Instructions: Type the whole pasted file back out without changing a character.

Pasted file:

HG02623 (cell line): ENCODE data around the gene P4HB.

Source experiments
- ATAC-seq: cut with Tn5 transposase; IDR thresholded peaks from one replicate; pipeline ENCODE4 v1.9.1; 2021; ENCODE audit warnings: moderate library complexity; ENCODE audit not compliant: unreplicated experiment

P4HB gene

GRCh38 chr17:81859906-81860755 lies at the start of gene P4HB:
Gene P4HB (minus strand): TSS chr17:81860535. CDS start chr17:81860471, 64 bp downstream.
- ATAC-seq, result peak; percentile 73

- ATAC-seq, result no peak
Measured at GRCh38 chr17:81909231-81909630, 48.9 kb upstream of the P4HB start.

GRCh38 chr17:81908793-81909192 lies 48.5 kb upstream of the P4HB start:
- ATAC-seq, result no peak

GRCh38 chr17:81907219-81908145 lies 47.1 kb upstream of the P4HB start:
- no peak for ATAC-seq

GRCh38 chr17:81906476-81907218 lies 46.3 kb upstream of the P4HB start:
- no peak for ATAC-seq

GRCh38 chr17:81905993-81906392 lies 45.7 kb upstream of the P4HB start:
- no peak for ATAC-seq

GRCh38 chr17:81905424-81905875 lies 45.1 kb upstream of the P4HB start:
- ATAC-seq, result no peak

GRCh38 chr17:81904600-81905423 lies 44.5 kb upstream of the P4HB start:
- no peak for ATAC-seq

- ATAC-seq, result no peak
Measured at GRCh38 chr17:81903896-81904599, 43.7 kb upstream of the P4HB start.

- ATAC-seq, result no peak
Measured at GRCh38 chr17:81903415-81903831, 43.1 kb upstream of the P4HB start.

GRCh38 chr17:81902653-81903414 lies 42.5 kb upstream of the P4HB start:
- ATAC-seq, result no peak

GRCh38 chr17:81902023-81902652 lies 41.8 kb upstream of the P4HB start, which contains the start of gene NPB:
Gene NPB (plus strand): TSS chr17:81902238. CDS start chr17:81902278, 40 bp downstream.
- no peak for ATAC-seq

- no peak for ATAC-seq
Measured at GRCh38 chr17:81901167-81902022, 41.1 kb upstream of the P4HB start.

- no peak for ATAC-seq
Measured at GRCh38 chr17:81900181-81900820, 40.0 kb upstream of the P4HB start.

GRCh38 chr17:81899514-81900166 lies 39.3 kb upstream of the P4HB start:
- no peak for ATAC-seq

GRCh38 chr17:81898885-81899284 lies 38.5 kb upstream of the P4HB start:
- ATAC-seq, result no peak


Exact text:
HG02623 (cell line): ENCODE data around the gene P4HB.

Source experiments
- ATAC-seq: cut with Tn5 transposase; IDR thresholded peaks from one replicate; pipeline ENCODE4 v1.9.1; 2021; ENCODE audit warnings: moderate library complexity; ENCODE audit not compliant: unreplicated experiment

P4HB gene

GRCh38 chr17:81859906-81860755 lies at the start of gene P4HB:
Gene P4HB (minus strand): TSS chr17:81860535. CDS start chr17:81860471, 64 bp downstream.
- ATAC-seq, result peak; percentile 73

- ATAC-seq, result no peak
Measured at GRCh38 chr17:81909231-81909630, 48.9 kb upstream of the P4HB start.

GRCh38 chr17:81908793-81909192 lies 48.5 kb upstream of the P4HB start:
- ATAC-seq, result no peak

GRCh38 chr17:81907219-81908145 lies 47.1 kb upstream of the P4HB start:
- no peak for ATAC-seq

GRCh38 chr17:81906476-81907218 lies 46.3 kb upstream of the P4HB start:
- no peak for ATAC-seq

GRCh38 chr17:81905993-81906392 lies 45.7 kb upstream of the P4HB start:
- no peak for ATAC-seq

GRCh38 chr17:81905424-81905875 lies 45.1 kb upstream of the P4HB start:
- ATAC-seq, result no peak

GRCh38 chr17:81904600-81905423 lies 44.5 kb upstream of the P4HB start:
- no peak for ATAC-seq

- ATAC-seq, result no peak
Measured at GRCh38 chr17:81903896-81904599, 43.7 kb upstream of the P4HB start.

- ATAC-seq, result no peak
Measured at GRCh38 chr17:81903415-81903831, 43.1 kb upstream of the P4HB start.

GRCh38 chr17:81902653-81903414 lies 42.5 kb upstream of the P4HB start:
- ATAC-seq, result no peak

GRCh38 chr17:81902023-81902652 lies 41.8 kb upstream of the P4HB start, which contains the start of gene NPB:
Gene NPB (plus strand): TSS chr17:81902238. CDS start chr17:81902278, 40 bp downstream.
- no peak for ATAC-seq

- no peak for ATAC-seq
Measured at GRCh38 chr17:81901167-81902022, 41.1 kb upstream of the P4HB start.

- no peak for ATAC-seq
Measured at GRCh38 chr17:81900181-81900820, 40.0 kb upstream of the P4HB start.

GRCh38 chr17:81899514-81900166 lies 39.3 kb upstream of the P4HB start:
- no peak for ATAC-seq

GRCh38 chr17:81898885-81899284 lies 38.5 kb upstream of the P4HB start:
- ATAC-seq, result no peak